If I wanted to sell a frame of drawn small cell comb, how much would it be worth? How much would a small cell nuc be worth?
You might want this in its own thread.
I sold two nucs this year for what I thought was a pretty good standard price, $100. But the user Lady Spirit Moon I think it was selling nucs for nearly $300.
When I was buying them, I got a total of six from Don Kuchenmeister. He sells them now for $125 though I wouldn't call his bees treatment-free. He uses essential oils which of all I'd be most okay with which is why I bought from him. The best part with him is that he ships which is really nice.
Conventional nucs seem to range around the $80 to $125 range.
Last edited by Solomon Parker; 12-12-2011 at 06:27 PM.
The last nucs I purchased were $125 for a 4 frame large cell over-wintered nuc. No frame exchange. From a well thought of commercial bee keeper who also raises his own queens. I can't imagine paying much of a premium for small cell treatment free bees, but some people might. I felt like there was already a premium in the $125 price and I was ok with paying it.
Beeweaver has their nucs currently listed listed for 185. They're treatment free but, I don't know about cell size or
what type of foundation. Goes to show you how demand drives pricing.
$125.00 is what I feel is a fair/average price, but I'm a cheepskate. Only the market can tell you what it will bear.
I know where to get 3 frame nucs for $75 each. I also know places selling nucs for $200 or a tad more. In my opinion, the best price would be somewhere in between at around $110 to maybe $125. I don't see a premium for small cell. To me, it is very easy to convert to small cell if I want it.
DarJones - The universe is not only stranger than we imagine, its stranger than we can imagine - JBS Haldane
Looks like $125 it is, I went back in time and changed the price on my website a few weeks ago. It seems every year I raise prices on everything. The only thing I have left over is wax and I've never raised the price on that.
There are people who are intent on getting small cell nucs. If Bee Weaver is getting $185 I see no reason you shouldn't.
I was checking out BeeWeaver. I could pick up some nucs up in Joplin, if I were in the market. I have been planning for a while to get some of their queens to add to my collection. But this next year is reserved for yours Mike. I know you haven't started the list yet. :anxious smiley:
I'm thinking that the prices of the suppliers in Texas went up so they could still make their profit margins from all
the feeding they had to do this year just to keep their bees alive. Both Weavers packages went up and BeeWeavers
nucs went up. But, they'll probably still sell out of all they can produce, even with the higher pricing. They might not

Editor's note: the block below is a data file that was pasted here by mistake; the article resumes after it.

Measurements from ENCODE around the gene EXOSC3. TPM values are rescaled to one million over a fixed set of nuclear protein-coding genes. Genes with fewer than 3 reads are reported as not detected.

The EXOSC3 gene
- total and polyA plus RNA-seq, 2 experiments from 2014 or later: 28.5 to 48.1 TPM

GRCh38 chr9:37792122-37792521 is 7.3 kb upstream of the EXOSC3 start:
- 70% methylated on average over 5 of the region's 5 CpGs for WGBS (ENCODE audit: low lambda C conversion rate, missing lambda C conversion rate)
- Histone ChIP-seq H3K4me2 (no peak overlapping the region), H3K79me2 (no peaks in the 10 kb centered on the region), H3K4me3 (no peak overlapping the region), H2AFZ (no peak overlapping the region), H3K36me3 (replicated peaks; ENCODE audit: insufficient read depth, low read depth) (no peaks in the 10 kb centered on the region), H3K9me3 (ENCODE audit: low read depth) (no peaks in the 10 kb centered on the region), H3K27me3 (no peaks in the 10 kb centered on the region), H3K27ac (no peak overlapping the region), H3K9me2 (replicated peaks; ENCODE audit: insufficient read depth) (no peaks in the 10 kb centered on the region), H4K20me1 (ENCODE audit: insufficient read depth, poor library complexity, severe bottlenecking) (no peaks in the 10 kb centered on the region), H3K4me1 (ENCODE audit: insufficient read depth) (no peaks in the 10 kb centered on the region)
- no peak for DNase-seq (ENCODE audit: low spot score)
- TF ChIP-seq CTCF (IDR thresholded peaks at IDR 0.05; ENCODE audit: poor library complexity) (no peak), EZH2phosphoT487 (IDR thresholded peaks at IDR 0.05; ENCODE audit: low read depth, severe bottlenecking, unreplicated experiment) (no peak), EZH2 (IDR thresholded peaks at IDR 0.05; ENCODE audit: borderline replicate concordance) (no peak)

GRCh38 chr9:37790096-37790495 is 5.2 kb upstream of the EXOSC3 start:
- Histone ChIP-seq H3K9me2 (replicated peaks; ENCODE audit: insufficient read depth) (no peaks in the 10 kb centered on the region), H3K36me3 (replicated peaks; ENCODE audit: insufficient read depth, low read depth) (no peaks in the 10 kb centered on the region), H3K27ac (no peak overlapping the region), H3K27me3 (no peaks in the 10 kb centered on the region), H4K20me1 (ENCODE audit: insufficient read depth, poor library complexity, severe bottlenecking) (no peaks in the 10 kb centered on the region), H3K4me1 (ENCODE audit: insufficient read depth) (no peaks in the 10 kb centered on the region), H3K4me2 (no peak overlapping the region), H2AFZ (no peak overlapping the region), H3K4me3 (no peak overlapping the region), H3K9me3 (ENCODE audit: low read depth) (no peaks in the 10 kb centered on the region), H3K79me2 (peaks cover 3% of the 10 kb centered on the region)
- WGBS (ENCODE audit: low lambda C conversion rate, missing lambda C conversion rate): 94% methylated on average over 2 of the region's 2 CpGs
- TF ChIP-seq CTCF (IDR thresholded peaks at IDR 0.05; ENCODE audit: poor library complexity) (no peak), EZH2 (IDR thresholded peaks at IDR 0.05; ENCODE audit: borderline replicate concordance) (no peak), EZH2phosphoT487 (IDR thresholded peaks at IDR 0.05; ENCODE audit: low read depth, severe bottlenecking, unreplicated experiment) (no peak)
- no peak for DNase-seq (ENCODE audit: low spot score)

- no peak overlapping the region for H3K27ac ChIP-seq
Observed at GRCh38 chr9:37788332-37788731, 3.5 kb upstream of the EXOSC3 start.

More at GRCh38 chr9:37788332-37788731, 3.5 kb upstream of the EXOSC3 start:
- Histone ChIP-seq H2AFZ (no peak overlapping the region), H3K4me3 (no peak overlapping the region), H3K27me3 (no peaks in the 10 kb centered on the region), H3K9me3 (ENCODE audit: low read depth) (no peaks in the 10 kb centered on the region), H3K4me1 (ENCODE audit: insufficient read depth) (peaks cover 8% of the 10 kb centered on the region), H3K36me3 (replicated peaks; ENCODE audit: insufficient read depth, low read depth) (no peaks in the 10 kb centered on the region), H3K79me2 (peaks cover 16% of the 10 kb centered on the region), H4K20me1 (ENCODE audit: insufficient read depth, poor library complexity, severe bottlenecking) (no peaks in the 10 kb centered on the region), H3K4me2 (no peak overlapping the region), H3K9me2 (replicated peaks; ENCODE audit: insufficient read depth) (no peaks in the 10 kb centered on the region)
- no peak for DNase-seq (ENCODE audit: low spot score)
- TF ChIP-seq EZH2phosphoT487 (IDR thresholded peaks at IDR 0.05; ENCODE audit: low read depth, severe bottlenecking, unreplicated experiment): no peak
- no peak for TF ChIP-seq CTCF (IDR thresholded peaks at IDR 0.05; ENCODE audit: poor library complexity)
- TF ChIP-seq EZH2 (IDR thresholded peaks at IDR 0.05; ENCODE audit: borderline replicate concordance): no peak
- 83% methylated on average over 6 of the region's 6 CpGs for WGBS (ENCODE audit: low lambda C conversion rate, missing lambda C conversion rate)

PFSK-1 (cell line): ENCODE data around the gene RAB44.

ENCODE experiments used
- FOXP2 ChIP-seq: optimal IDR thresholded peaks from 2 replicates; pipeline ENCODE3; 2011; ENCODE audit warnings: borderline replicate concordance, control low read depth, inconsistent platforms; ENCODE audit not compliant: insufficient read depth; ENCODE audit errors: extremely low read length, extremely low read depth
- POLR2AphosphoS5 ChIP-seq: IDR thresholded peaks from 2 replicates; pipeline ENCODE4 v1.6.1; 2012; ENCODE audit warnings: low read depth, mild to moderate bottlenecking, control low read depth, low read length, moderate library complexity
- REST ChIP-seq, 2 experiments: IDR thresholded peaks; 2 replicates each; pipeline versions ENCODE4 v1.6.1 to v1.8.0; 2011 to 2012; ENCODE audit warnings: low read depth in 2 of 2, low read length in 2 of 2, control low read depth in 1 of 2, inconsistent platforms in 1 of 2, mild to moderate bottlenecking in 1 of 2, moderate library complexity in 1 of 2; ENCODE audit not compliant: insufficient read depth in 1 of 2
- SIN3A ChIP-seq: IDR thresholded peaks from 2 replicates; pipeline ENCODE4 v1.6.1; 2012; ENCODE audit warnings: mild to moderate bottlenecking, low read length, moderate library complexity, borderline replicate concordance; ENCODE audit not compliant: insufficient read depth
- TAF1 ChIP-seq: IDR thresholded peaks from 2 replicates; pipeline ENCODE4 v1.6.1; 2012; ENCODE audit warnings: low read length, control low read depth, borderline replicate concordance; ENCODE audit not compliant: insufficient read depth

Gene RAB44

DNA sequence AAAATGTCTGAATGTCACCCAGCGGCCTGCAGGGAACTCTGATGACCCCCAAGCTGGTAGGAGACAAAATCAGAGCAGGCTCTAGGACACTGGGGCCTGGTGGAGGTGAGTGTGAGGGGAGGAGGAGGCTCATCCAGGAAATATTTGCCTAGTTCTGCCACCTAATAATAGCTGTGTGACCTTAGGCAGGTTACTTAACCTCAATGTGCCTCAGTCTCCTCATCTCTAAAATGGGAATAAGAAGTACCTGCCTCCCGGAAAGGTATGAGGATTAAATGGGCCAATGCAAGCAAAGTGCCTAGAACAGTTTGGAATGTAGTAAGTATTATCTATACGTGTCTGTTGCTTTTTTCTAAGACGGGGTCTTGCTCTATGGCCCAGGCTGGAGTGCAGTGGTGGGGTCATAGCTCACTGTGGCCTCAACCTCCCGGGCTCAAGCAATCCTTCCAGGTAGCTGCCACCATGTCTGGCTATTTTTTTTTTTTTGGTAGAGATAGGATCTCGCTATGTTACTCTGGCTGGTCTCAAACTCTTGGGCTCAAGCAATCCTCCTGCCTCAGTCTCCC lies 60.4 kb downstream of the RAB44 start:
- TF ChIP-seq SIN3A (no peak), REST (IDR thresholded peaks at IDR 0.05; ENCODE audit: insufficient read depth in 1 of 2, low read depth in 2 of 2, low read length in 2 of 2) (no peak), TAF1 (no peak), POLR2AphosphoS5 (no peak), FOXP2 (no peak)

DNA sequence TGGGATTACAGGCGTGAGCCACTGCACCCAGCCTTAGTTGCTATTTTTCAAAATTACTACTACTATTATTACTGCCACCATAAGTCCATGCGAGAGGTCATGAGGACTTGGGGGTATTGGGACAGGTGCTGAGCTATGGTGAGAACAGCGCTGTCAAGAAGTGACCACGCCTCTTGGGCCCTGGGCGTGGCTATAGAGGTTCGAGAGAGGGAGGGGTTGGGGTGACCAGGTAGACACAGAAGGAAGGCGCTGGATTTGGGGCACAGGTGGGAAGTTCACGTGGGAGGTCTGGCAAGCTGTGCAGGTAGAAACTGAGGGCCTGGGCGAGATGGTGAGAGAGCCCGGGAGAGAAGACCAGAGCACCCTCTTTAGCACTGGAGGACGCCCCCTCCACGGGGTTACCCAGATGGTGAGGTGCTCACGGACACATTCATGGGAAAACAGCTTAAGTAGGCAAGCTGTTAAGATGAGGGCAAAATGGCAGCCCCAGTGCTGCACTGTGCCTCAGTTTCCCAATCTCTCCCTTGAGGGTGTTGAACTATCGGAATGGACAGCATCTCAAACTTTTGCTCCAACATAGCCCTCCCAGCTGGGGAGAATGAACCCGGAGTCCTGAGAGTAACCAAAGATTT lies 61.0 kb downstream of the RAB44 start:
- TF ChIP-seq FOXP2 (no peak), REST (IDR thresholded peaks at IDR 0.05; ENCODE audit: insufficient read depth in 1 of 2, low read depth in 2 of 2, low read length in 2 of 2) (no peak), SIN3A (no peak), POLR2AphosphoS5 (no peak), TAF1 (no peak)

have wanted to but probably had to.
I charge $125 for medium or deep nuc, buyers choice. Treatment free for 10 yrs, small and natural cell, locally adapted bees. However, I only sell nucs if I'm asked to as a way of getting good genetics out there rather than make money. I really don't have the time right now to make up nucs on a large scale nor do I advertise nucs, but feel the price is adequate for the time I allocate to them.
Kirk Webster was selling them up here for $200 last year. But that was 8 deep frames in a wood box, with bottom board and division frame feeder. He was refunding $30 or $40 with the return of woodenware.
I think it depends on what you get. A "5 frame nuc" actually isn't a standard product . . . at least based on what I've bought in four separate states now, lol.
I've gotten one that had two frames of brood, one food, one empty comb, and one foundation. I wasn't Impressed.
I've gotten some that are two or three frames of brood, and one or two frames of food. They are decent.
Others have offered three or four frames of brood, the rest food. They were nice.
Generally speaking, I'd only be interested in buying the latter kind. If it's on the light side, I can keep looking. There are plenty of others selling nucs Keeping that in mind, most prices drive around the $125 mark, based on what was already said and my own observations. But, let supply and demand work it's magic. If you sell out sooner, sell for more next year.
In Northeast (VT, NY) only 2 sources I know who had any this year $150, $180 treatment free, small/natural cell, local overwintered survivor stock. (SpecialKayme rating system of NICE on 5 frames comprised of)
If you go IPM/natural/organic, large cell, local overwintered a bunch of choices in northeast, $125-$225. (I'm sure the ratings go from not impressed to decent to NICE, but in no relation to price.)
Keep in mind
As much as your customers will pay. If you have a premium product (as I assume you would) you should receive a premium price. If they will not pay a price you think is justified for high quality product than reduce the price or market to customers who will value what you provide.
"What we obtain too cheap, we esteem too lightly: it is dearness only that gives every thing its value." Thomas Paine
It seems to me that timing has value when considering the cost of nucs. I'm jumping back into bees after a long time out. Found some great deals on late April and May nucs, but opted to pay more and drive 6 hrs one way to buy 25 5 frame nucs in early March. I have 10 queens coming at the end of April. The extra brood cycles should allow me to make 10 splits from the 25 nucs by that time. The funny thing is that I already have one nuc sold in early May for a profit. I don't want to sell any more this year, but it sure shows just how hot of a commodity bees have become.